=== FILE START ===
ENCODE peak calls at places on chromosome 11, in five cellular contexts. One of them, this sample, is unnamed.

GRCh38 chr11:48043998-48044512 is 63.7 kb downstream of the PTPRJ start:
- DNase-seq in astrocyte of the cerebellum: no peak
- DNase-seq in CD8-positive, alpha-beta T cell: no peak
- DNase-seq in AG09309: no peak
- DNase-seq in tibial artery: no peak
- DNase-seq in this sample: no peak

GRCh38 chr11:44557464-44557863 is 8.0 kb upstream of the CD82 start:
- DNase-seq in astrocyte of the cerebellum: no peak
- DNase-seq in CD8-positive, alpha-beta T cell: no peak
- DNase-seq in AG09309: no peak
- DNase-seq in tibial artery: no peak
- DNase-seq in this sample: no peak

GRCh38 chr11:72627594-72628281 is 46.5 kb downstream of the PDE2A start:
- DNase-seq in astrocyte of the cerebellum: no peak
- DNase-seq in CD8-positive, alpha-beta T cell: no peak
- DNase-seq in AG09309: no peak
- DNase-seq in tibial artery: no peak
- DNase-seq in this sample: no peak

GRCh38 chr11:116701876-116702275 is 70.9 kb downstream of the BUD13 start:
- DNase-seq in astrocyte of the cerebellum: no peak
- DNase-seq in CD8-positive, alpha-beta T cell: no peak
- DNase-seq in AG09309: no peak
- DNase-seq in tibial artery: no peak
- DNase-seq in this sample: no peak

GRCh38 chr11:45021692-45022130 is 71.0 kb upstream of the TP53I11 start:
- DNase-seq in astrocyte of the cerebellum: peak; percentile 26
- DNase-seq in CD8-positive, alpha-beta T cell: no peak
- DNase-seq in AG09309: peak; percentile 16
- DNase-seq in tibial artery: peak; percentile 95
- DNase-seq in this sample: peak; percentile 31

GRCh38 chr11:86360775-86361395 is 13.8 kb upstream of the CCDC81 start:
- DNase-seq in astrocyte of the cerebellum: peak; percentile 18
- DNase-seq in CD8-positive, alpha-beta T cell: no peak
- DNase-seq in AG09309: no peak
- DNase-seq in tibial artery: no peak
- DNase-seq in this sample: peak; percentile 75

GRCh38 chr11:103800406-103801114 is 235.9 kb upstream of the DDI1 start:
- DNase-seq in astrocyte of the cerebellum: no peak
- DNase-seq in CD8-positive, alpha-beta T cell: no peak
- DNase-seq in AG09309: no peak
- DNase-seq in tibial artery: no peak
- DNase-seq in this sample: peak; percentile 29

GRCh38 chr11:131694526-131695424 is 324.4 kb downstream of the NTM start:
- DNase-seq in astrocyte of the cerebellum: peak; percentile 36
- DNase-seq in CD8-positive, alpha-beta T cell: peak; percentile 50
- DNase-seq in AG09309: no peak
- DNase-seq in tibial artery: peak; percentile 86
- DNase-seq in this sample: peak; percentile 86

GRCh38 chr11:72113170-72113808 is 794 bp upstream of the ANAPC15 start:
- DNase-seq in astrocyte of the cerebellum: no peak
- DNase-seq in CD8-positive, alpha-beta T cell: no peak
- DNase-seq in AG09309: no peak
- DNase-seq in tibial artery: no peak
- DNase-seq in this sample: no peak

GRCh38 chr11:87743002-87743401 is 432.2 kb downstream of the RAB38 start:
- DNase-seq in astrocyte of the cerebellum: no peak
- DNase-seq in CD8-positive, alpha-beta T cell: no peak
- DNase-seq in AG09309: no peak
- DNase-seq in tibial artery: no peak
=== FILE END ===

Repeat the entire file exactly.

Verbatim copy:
ENCODE peak calls at places on chromosome 11, in five cellular contexts. One of them, this sample, is unnamed.

GRCh38 chr11:48043998-48044512 is 63.7 kb downstream of the PTPRJ start:
- DNase-seq in astrocyte of the cerebellum: no peak
- DNase-seq in CD8-positive, alpha-beta T cell: no peak
- DNase-seq in AG09309: no peak
- DNase-seq in tibial artery: no peak
- DNase-seq in this sample: no peak

GRCh38 chr11:44557464-44557863 is 8.0 kb upstream of the CD82 start:
- DNase-seq in astrocyte of the cerebellum: no peak
- DNase-seq in CD8-positive, alpha-beta T cell: no peak
- DNase-seq in AG09309: no peak
- DNase-seq in tibial artery: no peak
- DNase-seq in this sample: no peak

GRCh38 chr11:72627594-72628281 is 46.5 kb downstream of the PDE2A start:
- DNase-seq in astrocyte of the cerebellum: no peak
- DNase-seq in CD8-positive, alpha-beta T cell: no peak
- DNase-seq in AG09309: no peak
- DNase-seq in tibial artery: no peak
- DNase-seq in this sample: no peak

GRCh38 chr11:116701876-116702275 is 70.9 kb downstream of the BUD13 start:
- DNase-seq in astrocyte of the cerebellum: no peak
- DNase-seq in CD8-positive, alpha-beta T cell: no peak
- DNase-seq in AG09309: no peak
- DNase-seq in tibial artery: no peak
- DNase-seq in this sample: no peak

GRCh38 chr11:45021692-45022130 is 71.0 kb upstream of the TP53I11 start:
- DNase-seq in astrocyte of the cerebellum: peak; percentile 26
- DNase-seq in CD8-positive, alpha-beta T cell: no peak
- DNase-seq in AG09309: peak; percentile 16
- DNase-seq in tibial artery: peak; percentile 95
- DNase-seq in this sample: peak; percentile 31

GRCh38 chr11:86360775-86361395 is 13.8 kb upstream of the CCDC81 start:
- DNase-seq in astrocyte of the cerebellum: peak; percentile 18
- DNase-seq in CD8-positive, alpha-beta T cell: no peak
- DNase-seq in AG09309: no peak
- DNase-seq in tibial artery: no peak
- DNase-seq in this sample: peak; percentile 75

GRCh38 chr11:103800406-103801114 is 235.9 kb upstream of the DDI1 start:
- DNase-seq in astrocyte of the cerebellum: no peak
- DNase-seq in CD8-positive, alpha-beta T cell: no peak
- DNase-seq in AG09309: no peak
- DNase-seq in tibial artery: no peak
- DNase-seq in this sample: peak; percentile 29

GRCh38 chr11:131694526-131695424 is 324.4 kb downstream of the NTM start:
- DNase-seq in astrocyte of the cerebellum: peak; percentile 36
- DNase-seq in CD8-positive, alpha-beta T cell: peak; percentile 50
- DNase-seq in AG09309: no peak
- DNase-seq in tibial artery: peak; percentile 86
- DNase-seq in this sample: peak; percentile 86

GRCh38 chr11:72113170-72113808 is 794 bp upstream of the ANAPC15 start:
- DNase-seq in astrocyte of the cerebellum: no peak
- DNase-seq in CD8-positive, alpha-beta T cell: no peak
- DNase-seq in AG09309: no peak
- DNase-seq in tibial artery: no peak
- DNase-seq in this sample: no peak

GRCh38 chr11:87743002-87743401 is 432.2 kb downstream of the RAB38 start:
- DNase-seq in astrocyte of the cerebellum: no peak
- DNase-seq in CD8-positive, alpha-beta T cell: no peak
- DNase-seq in AG09309: no peak
- DNase-seq in tibial artery: no peak